The Penningtons Manches clinical negligence team has recently agreed the settlement of a claim against Northwick Park Hospital for the alleged failure to appropriately diagnose and treat a client’s shoulder dislocation during his A&E attendance, causing a delay in treatment and avoidable nerve damage.
The client injured his shoulder after falling off his bicycle. He was in a great deal of pain and was unable to move the affected shoulder and arm. He also considered that there was a very obvious deformity of his shoulder which he described as appearing “lop-sided”.
He attended his local A&E department very soon after his accident where he was initially assessed by a triage nurse and then an A&E clinician. Following a physical examination of the injury, the A&E clinician ordered an X-ray to assess the extent of the injury further. Upon receipt of the X-ray results, the A&E clinician reviewed him again and considered that the X-ray had specifically ruled out any dislocation. He sent him home with a diagnosis of a soft tissue injury. Unfortunately, overnight, his severe pain persisted and he experienced an onset of numbness in the fingers of his right hand, coupled with an inability to move and flex his fingers.
As is standard in most A&E departments, the client’s X-rays were reviewed by a different radiologist the day after his discharge. This procedure is adopted as part of “safety netting”, which involves screening certain forms of tests performed within an A&E department with the aim of detecting any missed fractures, dislocations or misdiagnoses made by medical practitioners during a patient’s initial attendance. This review revealed a shoulder dislocation and it was recognised that his injury had been wrongly diagnosed.
He was then recalled to A&E urgently for the dislocation to be appropriately treated. Unfortunately, by the time of his return to A&E, some 24 hours after his original attendance, the client was noted to have suffered injury to his nerves (neuropraxia), which had not been present during his original attendance.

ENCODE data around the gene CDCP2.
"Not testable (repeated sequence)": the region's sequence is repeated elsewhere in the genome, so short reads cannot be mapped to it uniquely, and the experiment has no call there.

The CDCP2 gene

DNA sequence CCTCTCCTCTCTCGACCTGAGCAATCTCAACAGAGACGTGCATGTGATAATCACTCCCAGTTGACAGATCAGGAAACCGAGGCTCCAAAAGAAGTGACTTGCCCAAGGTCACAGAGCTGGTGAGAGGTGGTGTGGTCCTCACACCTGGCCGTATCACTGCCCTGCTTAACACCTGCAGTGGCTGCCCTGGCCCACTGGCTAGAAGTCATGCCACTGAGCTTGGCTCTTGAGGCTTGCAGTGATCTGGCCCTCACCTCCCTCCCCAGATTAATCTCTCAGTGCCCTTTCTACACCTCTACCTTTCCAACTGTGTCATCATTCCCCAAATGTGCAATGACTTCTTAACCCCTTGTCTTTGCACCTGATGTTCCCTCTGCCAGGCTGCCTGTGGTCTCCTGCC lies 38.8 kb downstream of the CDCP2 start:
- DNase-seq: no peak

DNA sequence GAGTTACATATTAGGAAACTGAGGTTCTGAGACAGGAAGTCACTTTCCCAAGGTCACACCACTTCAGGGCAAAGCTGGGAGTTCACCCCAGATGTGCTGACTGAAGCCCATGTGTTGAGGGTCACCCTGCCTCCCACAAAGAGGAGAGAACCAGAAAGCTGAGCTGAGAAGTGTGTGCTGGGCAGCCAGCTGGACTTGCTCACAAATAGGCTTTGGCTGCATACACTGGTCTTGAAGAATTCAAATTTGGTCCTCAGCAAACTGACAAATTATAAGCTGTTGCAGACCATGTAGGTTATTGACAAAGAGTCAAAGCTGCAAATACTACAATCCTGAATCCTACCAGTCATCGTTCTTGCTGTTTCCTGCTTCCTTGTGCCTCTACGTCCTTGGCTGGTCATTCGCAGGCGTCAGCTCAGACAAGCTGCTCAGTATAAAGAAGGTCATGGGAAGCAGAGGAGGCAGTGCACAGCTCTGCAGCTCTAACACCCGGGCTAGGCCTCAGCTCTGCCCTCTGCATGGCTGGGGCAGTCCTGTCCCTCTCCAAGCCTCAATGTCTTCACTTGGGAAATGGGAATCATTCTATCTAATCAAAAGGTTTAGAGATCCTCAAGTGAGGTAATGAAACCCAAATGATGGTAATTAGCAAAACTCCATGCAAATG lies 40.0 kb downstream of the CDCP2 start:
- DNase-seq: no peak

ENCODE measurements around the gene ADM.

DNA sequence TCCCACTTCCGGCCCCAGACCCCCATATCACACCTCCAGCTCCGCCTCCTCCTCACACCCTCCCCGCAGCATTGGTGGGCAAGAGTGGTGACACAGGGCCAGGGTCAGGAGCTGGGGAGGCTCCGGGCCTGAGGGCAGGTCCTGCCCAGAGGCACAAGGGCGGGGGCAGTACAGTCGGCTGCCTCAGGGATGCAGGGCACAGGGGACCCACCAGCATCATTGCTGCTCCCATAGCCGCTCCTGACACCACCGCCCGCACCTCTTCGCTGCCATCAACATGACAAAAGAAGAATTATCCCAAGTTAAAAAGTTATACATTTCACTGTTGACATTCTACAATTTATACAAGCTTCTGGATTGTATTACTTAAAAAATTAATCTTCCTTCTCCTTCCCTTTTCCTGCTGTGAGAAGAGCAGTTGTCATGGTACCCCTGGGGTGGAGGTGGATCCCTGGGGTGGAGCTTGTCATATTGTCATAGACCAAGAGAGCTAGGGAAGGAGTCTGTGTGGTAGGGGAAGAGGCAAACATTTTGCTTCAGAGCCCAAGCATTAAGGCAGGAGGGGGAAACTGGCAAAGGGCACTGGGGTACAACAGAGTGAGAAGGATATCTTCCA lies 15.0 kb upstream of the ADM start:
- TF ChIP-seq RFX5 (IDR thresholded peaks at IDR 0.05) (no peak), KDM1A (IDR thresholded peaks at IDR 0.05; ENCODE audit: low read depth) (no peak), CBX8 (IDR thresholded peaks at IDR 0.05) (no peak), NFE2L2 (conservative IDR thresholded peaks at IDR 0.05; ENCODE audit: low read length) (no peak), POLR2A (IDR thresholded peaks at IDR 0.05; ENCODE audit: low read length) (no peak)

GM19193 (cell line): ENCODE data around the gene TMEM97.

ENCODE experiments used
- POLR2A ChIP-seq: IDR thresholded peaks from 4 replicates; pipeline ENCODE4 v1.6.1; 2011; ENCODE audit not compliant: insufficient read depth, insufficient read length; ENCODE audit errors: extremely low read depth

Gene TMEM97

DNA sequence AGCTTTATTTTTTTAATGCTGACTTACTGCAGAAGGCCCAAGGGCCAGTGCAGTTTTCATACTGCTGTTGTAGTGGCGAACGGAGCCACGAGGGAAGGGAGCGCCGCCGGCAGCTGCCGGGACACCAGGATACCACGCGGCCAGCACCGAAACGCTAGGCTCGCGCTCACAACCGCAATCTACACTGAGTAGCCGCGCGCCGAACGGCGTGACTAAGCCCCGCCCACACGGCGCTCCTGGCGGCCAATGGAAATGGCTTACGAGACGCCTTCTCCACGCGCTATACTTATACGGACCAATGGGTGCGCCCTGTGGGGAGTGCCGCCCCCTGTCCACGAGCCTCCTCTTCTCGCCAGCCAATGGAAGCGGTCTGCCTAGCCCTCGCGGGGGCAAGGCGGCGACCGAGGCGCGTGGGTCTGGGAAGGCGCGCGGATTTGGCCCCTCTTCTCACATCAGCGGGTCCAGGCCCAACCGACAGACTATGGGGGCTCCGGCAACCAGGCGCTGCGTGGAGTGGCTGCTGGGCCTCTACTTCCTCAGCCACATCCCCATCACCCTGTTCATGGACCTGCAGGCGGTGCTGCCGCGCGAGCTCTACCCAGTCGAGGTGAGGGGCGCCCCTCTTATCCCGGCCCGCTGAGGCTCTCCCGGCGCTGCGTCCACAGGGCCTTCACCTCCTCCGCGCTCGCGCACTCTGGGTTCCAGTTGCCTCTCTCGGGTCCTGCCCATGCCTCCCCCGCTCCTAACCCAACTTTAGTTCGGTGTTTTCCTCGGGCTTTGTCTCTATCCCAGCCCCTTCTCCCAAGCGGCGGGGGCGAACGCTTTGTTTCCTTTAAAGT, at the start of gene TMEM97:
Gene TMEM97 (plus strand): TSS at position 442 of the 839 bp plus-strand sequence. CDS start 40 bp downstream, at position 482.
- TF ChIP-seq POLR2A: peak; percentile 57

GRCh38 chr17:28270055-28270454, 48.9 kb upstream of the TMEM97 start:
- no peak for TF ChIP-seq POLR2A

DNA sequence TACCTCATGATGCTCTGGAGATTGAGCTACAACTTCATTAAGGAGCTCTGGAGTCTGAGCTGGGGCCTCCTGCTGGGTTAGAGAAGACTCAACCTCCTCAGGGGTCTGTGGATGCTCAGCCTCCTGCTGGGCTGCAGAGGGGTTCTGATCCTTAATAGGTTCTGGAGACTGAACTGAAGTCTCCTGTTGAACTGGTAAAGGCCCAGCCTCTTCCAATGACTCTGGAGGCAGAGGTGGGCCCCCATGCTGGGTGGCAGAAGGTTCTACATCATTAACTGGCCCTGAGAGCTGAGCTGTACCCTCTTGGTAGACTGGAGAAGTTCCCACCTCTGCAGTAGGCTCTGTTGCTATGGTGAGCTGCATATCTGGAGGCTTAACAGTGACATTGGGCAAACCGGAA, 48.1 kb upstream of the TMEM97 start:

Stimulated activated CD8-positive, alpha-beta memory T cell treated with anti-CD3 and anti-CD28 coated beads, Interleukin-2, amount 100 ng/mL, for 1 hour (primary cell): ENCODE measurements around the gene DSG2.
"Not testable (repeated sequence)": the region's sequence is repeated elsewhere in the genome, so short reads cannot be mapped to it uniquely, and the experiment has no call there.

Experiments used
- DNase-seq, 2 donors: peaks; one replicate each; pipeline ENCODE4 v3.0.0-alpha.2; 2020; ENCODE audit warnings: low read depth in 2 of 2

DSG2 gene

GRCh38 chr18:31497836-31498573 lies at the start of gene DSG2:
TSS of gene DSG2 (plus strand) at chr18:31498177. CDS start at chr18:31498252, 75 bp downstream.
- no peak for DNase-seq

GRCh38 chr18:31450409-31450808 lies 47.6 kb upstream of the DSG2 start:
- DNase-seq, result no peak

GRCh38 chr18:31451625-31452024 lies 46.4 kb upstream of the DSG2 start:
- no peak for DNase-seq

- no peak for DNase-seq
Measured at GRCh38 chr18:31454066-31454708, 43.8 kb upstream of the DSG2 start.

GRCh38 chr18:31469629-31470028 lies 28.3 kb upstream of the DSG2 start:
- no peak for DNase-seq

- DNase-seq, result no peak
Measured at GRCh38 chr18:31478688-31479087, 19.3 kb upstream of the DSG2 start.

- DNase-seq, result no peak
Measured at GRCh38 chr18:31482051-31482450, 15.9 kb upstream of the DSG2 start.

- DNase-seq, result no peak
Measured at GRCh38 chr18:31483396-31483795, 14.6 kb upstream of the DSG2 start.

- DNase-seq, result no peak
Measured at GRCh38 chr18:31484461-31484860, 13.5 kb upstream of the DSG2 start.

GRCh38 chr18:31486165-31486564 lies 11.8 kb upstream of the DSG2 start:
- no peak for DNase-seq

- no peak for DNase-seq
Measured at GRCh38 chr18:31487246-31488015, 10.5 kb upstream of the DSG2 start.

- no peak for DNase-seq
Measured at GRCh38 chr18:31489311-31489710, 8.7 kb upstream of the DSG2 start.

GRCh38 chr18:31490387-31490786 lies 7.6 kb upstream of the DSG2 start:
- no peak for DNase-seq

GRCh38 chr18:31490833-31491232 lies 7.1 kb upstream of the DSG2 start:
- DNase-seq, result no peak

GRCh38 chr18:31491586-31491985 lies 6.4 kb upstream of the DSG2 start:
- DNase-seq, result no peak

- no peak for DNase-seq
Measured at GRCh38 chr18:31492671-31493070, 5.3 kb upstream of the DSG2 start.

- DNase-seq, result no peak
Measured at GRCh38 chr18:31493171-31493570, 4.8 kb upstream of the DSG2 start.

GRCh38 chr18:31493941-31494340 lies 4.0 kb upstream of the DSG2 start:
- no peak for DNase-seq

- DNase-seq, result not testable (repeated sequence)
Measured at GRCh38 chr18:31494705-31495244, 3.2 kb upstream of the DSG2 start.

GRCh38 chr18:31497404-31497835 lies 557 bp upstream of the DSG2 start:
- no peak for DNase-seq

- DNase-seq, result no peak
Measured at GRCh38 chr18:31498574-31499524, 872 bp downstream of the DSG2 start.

During the course of Penningtons Manches’ investigations, expert evidence was obtained to assess the standard of care given to the client during his original A&E attendance and, if any failings were identified in the management of his injury, whether any such failings were detrimental to his outcome. A supportive independent expert opinion ascertained that the original X-rays performed at A&E demonstrated an “obvious dislocation of the glenohumeral joint” and that any reasonably competent A&E clinician should have detected the dislocation and treated it without delay. The expert was of the opinion that, as a result of the 24 hour delay in treating the shoulder dislocation, the client developed neuropraxia which was caused by the prolonged stretching of the part of the brachial plexus that supplies the C7 and C8 (ulnar side of the hand), affecting sensation and movement.
A letter of claim in accordance with the Pre-Action Protocol for the Resolution of Clinical Disputes was therefore submitted to the London North West London NHS Trust. A full admission of liability was received and a good settlement was reached at an early stage, without the need for litigation.
Naomi Holland, a member of the clinical negligence team who ran this case, said: “This case highlights the implications that a delay in treating a dislocation can have on a patient and therefore, stresses the importance that any test or investigation results are carefully assessed, so that the correct diagnosis can be achieved. Thankfully, in this case, our client’s X-rays were reviewed by a different doctor following his discharge, albeit his injury had already deteriorated by this time. Our client wanted to pursue a case to highlight the issues in his care in the hope that future incidents similar to his experience can be avoided”.